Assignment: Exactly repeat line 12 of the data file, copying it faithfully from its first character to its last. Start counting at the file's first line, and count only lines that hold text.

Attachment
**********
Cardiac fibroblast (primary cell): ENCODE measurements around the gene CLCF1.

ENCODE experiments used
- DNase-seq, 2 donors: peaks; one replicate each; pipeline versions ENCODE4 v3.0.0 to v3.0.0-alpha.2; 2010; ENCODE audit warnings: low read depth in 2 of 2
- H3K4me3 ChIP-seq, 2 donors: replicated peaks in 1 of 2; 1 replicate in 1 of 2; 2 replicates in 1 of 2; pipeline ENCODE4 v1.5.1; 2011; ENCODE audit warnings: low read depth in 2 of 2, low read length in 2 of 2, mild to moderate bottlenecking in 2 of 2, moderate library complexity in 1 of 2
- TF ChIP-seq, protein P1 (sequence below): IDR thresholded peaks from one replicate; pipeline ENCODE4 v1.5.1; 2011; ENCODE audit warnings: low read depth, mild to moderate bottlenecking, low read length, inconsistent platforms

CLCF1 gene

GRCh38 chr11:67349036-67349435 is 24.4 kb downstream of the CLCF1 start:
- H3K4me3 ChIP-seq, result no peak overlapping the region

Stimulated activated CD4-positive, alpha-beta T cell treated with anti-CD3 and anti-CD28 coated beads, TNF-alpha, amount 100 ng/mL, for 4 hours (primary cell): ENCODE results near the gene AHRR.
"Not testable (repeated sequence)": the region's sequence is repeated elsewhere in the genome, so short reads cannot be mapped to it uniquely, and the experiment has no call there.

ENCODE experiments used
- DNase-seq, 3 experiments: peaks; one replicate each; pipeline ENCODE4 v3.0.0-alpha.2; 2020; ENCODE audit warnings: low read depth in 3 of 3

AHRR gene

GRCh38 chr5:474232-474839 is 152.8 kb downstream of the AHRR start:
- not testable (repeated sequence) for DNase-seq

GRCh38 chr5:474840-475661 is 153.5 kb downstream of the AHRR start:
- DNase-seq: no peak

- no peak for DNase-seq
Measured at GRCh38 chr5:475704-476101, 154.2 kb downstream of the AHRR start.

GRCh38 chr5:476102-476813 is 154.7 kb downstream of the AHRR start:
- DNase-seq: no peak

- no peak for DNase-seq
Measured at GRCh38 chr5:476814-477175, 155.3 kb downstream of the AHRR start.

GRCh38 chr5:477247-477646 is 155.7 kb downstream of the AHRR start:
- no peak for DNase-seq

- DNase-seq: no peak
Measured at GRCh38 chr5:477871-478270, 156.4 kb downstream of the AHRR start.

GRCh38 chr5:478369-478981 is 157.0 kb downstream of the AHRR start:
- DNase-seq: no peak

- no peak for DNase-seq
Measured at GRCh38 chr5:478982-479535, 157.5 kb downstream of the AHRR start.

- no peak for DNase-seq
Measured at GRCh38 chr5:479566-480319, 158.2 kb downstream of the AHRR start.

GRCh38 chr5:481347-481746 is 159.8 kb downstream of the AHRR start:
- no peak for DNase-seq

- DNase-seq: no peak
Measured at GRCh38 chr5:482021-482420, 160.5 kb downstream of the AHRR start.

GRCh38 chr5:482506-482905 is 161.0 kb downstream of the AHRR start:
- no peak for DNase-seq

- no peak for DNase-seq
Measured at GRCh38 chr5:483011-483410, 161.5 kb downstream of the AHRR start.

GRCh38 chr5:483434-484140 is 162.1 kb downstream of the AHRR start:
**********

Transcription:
- DNase-seq, 3 experiments: peaks; one replicate each; pipeline ENCODE4 v3.0.0-alpha.2; 2020; ENCODE audit warnings: low read depth in 3 of 3